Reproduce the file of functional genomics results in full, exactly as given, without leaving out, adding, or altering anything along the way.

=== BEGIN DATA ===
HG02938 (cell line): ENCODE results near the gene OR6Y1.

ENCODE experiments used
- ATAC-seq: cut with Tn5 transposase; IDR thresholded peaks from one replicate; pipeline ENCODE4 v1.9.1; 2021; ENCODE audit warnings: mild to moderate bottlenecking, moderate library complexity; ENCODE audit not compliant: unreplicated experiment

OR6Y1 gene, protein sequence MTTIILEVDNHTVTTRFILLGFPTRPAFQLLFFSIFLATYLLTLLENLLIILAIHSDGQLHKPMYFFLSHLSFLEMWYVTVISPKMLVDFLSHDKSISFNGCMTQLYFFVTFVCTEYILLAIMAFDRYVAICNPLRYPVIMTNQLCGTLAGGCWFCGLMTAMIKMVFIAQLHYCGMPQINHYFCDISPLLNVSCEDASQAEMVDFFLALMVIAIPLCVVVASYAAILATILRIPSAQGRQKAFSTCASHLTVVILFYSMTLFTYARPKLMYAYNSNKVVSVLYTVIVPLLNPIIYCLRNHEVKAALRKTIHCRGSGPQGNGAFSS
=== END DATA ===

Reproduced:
HG02938 (cell line): ENCODE results near the gene OR6Y1.

ENCODE experiments used
- ATAC-seq: cut with Tn5 transposase; IDR thresholded peaks from one replicate; pipeline ENCODE4 v1.9.1; 2021; ENCODE audit warnings: mild to moderate bottlenecking, moderate library complexity; ENCODE audit not compliant: unreplicated experiment

OR6Y1 gene, protein sequence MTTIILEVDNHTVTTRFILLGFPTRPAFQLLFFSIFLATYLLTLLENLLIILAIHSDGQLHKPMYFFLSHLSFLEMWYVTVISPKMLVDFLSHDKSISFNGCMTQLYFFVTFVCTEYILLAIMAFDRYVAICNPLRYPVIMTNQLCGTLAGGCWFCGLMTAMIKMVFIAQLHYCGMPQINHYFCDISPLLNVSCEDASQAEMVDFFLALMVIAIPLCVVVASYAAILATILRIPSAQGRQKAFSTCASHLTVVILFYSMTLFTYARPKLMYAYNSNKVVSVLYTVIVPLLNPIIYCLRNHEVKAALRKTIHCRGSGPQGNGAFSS